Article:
Building C-Burbia


Team Members
Denise Hoffman Brandt, Alexa Helsell, Bronwyn Gropp

Juror Summary
A landscape proposition at multiple scales for addressing climate change with an exciting new kind of infrastructure designed to efficiently sequester carbon in plantings.

Key Themes
Retrofitting auto infrastructure, suburban agriculture, ecological repair, landscape improvements


“Building C-Burbia” is an infrastructure system for short-term biomass storage and formation of long-term soil carbon reservoirs in suburban landscape. As the northeast metropolitan regions anticipate remediation of anthropogenic climate change – and policy-makers navigate the land-ethics of disproportionate responsibility for negative global impacts – mandates that assure existing infrastructures comply with updated environmental standards must be complemented by implementation of new infrastructures that redress failures of the old systems. Cap and Trade and the UN’s IPCC protocols are emerging to adapt to the need for new environmental paradigms. In the post-carbon world, design and planning initiatives must be systemically integrated, yet opportunistic, to achieve efficiency. The C-Burbia system was designed to disperse across the urban field, latching-onto existing physical structures, policy, and funding mechanisms to optimize carbon cycle performance and amplify the experiential intensity of suburban landscape.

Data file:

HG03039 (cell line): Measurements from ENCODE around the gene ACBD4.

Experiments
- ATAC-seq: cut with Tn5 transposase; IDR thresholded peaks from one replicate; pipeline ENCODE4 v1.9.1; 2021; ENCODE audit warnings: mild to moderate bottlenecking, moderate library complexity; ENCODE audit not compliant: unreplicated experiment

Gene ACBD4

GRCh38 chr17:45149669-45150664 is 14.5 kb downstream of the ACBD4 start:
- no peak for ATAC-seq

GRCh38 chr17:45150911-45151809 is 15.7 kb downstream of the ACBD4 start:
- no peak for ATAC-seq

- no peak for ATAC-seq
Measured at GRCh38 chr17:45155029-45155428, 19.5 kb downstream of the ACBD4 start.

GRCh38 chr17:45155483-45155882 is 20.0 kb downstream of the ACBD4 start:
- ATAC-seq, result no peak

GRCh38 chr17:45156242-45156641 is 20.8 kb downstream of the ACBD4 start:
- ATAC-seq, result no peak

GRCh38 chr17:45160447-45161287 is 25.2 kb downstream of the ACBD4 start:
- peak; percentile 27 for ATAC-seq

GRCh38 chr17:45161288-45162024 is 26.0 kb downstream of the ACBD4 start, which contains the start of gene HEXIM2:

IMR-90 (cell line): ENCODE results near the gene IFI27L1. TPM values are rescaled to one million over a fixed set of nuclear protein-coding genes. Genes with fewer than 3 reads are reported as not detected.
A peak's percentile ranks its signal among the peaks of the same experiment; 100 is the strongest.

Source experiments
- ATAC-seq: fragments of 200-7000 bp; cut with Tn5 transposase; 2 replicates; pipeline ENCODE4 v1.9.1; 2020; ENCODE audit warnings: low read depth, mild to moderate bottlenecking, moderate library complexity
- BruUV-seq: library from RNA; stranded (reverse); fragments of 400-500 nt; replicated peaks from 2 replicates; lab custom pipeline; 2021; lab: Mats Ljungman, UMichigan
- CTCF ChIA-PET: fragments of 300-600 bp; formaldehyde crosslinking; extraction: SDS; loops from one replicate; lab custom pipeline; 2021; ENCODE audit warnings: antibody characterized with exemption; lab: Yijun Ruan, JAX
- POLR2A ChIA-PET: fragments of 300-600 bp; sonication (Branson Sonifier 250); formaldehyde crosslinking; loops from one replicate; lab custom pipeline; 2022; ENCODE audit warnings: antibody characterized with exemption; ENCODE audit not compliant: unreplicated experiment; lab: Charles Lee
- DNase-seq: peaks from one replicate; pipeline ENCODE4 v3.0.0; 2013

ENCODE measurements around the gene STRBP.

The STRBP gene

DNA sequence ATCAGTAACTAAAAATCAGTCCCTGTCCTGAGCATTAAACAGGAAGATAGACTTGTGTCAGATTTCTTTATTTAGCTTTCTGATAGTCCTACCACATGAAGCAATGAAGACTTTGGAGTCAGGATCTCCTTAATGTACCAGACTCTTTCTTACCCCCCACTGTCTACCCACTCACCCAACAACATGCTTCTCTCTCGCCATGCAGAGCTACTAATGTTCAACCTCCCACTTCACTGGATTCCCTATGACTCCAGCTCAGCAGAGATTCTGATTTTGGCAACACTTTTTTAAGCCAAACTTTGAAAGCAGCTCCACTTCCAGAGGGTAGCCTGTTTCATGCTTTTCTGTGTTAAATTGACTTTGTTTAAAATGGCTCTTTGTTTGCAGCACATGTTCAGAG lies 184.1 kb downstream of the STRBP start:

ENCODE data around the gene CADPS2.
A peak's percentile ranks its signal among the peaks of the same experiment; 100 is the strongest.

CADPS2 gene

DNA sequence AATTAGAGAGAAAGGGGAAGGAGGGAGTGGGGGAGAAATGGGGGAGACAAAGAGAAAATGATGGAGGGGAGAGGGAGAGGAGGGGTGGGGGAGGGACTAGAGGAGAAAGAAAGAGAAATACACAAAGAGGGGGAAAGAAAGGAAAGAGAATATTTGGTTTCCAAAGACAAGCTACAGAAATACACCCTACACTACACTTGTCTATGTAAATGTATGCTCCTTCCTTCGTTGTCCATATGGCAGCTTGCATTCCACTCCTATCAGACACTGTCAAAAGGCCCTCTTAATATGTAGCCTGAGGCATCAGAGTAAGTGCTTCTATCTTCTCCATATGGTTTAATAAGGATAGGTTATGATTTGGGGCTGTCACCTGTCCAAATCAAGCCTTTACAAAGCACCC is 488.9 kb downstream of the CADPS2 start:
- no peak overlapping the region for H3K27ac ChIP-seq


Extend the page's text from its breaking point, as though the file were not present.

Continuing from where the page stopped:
Opportunistic infill with sink infrastructure leverages a proactive response to global climate change to instigate densification of suburban morphology. Suburban development is squeezed in a positive way – hugged as it were – by the new infrastructural zones, which themselves generate desirable conditions to draw out a younger population of new ecological “suburbanites.” Metrics for the new systems are evolving – and a key aspect of the C-Burbia study was the objective to delineate a systemic approach to environmental infrastructure. Individually each sink benefits its context with multiple functions – storm water management, habitat improvement, human ecological education, and more compelling local experiential qualities of the place. Expanding the suburban-plant typology to encompass evolving plant communities and productive plantations activates terrestrial soil sequestration across a spectrum of effective time frames.